After I bought a sweatshirt I was able to relax and take in Bourbon Street. One of the highlights of the trip was the fact that The Saints were playing in the NFL Conference Championship. They had a piss poor previous season and have never been to the Superbowl so there was much excitement in the air. Though not a Saints fan, I was that day. I was hoping for them to win, not because I care about the team, I was just hoping for an out of control party atmosphere and I figured the town really could use a little lift. But the Chicago Bears had a different idea and the depression that loomed after the game melted perfectly into the stagnant depression of air which has been hanging over New Orleans since the hurricane. The T-shirts for sale are a testament to that: FEMA=Find Every Mexican Available or FEMA Evacuation Plan= Run Bitch Run. The town is still a wreck, but hey the Saints are poised for a great season and there is always next year...

And there is always next month and that may be the next time I update the blog. We will be in the Bahamas until, well hopefully we will be back before my birthday. And then there is my birthday, then a recovery period, then I have to piece together what happened (just kidding) and then I'll write again.

Ciao Bellas,

PS. Having problems uploading the pics. I will post them ASAP

Sunday, January 28, 2007

OK, I'm Back.

So to pick up where I left off;

Allowing the Gough family to unwind I poured some very nice champagne for Mom, Dad and the two eldest daughters (16 Logan & 19 Morgan), while the son (14-Connor) and youngest daughter (10 Kendal) sipped sodas as we made our way through Nassau and back to Atlantis Resort and Marina. If they're chartering the boat they are obviously wealthy, but it was apparent that it was "new money" as opposed to "old Money". They were down to earth and a pleasure to work for. Michael just loves boats, so he was happy. Nancy was happy since we had things to keep the kids occupied. The kids were pretty shy for the first half of the week, but by the end had really opened up and wanted us to all come up to Long Island and hang with their friends.

We did all the usual stuff and it's been so long ago now that I really don't have the enthusiasm to go into detail. Roughly, we started in Nassau and headed down through the Exumas and toured Waderick Wells, Samson Cay, Staniel Cay, and Highborn Cay. We toured the Atlantis Aquarium, fed the pigs and the iguanas. Took the boys fishing. Played on the waverunner and snorkeled. During the first snorkel trip I learned that their oldest, Morgan, can walk on water!! Well, more like skip on water, like a skipping rock. We were jumping in for a drift snorkel and no sooner was she wet then she was climbing back into the boat. In fact I don't know if she was even in the water long enough to get wet! A few days later though she did much better when we got them into ThunderBall Cave for another snorkel and fish feed.

With the exception of the aggravation caused by a constant battery battle in the tender it was a very succesful trip. We were a little concerned in the beginning that the quiet areas we were to visit wouldn't keep the kids entertained, but in the end they really all had a great time. Even for New Year's when we were on Highborn Cay whose total population amounts to little more than the guests in the marina, we all enjoyed a pot luck party hosted by the marina complete with DJ and Junkinoo band(a musical local custom akin to Mardi gras street music). We contributed a couple of things to the spread, but the highlight was Chef Fran's chocolate fondu fountain. And before turning in I enjoyed a nice quiet early morning new year's swim without a soul stirring. All in all, according to the guests it was their best family vacation yet. And the tears shed as they departed confirmed their sincerety.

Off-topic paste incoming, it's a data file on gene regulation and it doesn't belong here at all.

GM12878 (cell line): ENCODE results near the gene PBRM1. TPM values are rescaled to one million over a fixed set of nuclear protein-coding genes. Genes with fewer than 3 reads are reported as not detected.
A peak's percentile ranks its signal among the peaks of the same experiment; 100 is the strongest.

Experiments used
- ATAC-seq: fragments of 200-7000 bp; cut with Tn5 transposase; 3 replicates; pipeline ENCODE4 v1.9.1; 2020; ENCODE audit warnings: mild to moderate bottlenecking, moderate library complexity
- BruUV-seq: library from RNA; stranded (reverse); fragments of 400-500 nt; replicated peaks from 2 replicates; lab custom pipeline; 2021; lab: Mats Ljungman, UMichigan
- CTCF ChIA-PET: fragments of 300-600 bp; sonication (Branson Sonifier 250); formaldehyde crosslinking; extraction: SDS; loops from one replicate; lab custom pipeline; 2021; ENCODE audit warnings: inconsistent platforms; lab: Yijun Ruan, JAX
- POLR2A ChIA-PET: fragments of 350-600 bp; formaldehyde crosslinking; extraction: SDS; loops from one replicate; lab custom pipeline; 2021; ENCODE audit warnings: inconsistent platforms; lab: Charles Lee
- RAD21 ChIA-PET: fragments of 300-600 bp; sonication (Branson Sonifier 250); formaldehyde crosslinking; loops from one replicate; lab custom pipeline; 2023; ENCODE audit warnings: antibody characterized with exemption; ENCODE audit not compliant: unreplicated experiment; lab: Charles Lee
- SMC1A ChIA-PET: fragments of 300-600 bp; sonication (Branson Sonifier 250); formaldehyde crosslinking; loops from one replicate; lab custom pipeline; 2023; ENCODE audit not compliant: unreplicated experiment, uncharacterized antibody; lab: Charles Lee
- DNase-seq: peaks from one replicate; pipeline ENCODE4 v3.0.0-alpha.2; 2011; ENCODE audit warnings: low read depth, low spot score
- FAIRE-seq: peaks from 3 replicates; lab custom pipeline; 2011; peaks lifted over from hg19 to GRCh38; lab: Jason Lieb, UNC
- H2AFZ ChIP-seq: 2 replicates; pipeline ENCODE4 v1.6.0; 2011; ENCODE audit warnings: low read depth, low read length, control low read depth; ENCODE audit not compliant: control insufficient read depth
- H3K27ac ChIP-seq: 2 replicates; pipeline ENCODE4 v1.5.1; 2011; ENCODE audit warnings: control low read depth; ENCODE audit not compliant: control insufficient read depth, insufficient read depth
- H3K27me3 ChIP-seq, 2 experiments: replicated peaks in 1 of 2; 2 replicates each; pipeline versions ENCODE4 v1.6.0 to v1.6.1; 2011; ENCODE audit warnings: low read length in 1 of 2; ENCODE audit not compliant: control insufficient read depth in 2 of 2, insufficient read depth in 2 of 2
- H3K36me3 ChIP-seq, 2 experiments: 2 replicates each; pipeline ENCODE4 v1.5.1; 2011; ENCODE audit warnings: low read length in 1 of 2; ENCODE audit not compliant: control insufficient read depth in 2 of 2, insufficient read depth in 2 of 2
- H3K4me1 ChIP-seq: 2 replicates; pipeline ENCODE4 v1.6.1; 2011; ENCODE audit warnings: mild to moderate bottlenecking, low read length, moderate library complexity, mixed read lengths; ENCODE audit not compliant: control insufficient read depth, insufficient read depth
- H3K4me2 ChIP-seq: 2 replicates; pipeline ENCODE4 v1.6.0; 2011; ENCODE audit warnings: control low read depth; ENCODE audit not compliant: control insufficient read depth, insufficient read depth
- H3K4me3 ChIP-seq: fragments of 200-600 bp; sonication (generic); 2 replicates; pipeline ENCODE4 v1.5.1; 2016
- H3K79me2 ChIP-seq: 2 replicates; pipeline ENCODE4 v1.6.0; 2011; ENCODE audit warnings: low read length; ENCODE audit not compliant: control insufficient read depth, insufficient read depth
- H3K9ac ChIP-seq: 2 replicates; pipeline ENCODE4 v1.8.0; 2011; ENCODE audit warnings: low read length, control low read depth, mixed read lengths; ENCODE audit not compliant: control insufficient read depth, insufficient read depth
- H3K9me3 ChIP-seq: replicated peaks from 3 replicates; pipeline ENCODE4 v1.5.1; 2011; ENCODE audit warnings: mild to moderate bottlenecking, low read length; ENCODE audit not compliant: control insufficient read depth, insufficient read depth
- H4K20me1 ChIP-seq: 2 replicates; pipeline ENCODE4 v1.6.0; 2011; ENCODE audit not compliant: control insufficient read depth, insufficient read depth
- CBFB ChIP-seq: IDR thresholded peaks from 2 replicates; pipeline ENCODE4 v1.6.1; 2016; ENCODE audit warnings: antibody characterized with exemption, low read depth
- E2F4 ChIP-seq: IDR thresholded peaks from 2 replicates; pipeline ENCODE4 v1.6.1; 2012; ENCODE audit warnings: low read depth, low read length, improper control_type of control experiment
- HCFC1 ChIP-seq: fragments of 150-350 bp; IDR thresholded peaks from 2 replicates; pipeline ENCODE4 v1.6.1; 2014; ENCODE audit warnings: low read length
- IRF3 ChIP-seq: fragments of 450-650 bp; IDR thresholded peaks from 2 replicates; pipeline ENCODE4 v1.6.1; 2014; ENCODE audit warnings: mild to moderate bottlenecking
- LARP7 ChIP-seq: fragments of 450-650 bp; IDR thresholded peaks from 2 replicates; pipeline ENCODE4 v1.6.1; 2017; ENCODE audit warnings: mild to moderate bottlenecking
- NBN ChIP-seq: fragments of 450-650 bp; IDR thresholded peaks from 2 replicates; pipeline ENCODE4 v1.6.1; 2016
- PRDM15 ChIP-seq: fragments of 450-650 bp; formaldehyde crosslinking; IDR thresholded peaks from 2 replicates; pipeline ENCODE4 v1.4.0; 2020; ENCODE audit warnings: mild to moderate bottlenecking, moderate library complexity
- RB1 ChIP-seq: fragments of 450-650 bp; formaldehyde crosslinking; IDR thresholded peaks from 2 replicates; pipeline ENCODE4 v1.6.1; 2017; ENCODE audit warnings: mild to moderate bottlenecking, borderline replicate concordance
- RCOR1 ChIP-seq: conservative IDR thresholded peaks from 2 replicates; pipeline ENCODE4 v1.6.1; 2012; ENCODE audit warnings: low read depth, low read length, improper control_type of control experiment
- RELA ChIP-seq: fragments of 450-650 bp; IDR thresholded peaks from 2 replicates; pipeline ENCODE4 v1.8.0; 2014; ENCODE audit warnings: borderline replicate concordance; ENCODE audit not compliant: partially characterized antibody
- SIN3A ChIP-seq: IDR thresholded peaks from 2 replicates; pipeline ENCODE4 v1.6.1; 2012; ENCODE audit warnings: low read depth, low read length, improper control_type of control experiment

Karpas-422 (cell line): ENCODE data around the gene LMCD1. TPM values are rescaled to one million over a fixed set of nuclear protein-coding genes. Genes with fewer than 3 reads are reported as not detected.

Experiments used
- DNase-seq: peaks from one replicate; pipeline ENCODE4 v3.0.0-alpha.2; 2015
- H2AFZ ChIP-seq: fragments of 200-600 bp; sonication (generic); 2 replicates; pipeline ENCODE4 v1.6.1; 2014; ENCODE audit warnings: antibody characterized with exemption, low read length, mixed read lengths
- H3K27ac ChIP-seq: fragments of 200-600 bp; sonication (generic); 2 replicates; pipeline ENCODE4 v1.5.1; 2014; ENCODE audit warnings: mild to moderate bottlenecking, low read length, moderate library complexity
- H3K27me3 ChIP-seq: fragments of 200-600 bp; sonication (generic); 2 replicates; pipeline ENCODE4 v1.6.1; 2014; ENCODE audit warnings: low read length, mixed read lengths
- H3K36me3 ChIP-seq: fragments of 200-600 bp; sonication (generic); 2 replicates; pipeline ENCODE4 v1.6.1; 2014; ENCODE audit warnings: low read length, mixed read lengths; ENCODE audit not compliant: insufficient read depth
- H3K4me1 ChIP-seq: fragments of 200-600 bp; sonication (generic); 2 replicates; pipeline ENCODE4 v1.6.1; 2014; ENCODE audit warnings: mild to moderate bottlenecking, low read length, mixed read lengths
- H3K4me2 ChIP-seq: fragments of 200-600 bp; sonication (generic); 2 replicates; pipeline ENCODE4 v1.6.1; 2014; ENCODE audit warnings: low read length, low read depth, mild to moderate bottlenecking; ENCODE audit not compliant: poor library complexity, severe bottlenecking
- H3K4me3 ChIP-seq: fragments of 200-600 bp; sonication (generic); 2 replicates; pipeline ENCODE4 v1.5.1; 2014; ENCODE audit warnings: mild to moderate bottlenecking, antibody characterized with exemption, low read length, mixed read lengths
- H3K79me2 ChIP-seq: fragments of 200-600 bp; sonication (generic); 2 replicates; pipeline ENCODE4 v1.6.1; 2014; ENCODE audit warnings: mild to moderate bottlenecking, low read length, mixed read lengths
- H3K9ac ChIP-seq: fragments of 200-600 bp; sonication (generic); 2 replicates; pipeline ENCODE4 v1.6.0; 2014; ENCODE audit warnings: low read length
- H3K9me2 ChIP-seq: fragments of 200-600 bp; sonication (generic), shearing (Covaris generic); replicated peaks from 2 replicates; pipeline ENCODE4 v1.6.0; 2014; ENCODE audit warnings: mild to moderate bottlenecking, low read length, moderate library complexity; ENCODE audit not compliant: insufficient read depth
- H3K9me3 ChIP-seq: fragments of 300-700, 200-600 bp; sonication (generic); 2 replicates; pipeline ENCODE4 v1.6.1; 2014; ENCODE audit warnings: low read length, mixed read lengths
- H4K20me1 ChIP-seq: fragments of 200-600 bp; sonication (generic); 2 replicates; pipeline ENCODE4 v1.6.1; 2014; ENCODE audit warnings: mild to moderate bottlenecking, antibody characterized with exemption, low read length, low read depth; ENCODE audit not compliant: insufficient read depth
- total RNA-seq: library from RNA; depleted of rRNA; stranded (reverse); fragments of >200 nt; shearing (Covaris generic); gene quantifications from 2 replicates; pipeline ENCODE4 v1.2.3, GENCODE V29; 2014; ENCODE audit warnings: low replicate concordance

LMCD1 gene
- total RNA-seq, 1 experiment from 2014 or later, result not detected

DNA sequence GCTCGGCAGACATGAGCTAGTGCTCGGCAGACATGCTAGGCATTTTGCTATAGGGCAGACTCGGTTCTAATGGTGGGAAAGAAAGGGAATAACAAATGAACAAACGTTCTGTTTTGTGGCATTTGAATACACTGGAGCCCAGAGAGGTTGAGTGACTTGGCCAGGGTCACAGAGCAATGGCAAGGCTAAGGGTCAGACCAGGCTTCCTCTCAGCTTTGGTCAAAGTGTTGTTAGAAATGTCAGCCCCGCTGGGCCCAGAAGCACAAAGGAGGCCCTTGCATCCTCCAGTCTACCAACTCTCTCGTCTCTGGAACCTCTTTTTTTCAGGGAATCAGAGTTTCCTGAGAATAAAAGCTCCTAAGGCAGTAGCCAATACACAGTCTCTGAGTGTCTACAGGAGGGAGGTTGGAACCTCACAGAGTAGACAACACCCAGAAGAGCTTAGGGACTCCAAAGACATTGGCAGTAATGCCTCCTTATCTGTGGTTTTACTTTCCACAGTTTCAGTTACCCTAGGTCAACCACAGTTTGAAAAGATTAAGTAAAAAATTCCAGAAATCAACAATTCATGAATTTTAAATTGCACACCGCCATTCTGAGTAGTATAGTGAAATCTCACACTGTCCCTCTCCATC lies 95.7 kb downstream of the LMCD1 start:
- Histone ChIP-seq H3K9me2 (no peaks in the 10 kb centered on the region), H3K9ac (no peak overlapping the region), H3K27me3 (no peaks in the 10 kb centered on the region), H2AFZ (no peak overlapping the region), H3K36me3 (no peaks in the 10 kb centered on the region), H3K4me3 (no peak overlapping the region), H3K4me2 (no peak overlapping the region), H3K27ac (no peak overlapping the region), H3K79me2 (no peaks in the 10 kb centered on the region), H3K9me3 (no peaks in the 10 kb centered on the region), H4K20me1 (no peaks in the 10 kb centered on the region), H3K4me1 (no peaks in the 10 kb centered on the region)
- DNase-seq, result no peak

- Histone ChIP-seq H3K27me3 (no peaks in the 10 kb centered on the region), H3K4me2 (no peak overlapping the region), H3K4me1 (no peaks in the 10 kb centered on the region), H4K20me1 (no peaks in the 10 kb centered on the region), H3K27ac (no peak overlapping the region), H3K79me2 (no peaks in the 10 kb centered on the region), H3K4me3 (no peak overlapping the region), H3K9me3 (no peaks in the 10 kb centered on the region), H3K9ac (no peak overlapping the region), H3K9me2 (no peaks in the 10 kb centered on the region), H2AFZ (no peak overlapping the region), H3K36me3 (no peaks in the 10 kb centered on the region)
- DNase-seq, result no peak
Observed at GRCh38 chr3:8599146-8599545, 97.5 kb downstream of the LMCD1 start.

No rest for the weary. Actually we weren't that weary because the family was pretty easy to take care of. The evenings ended fairly early and it's always nice when you don't have to pull all nighters. But minutes after tucking them back into the limo we were pulling away from the dock to return home. Our Stew, Elizabeth stayed behind for another gig so on the way back the watches fell almost entirely on Pierre and I. But we made it home safe and sound even though I did get a little too close for comfort to the Northwest Channel marker. Lessoned learned. Don't count too heavily on the GPS. It's a great tool, but can't replace good old sight navigation.

So we got back and were looking forward to a little time off, but it wasn't to be. One day off and then we thru a Birthday party for Michael's girl, T.C.. Halfway thru the party we got a confirmation for a day charter down in Miami the next day. So around 3 am we said goodbye to the last pary guest and headed south via the Intercoastal. Luckily the two stews we had could stay on for the charter and one of them was a chef also so everything was in place. We arrived down at Sunset Harbour just as the dock master was arriving for the day, tied up and went down for a couple hours of rest. A bit later we were up to clean up the boat and get the provisioning done in time for their noon arrival. It was a large group of Kazikstanis, no relation to Borat;)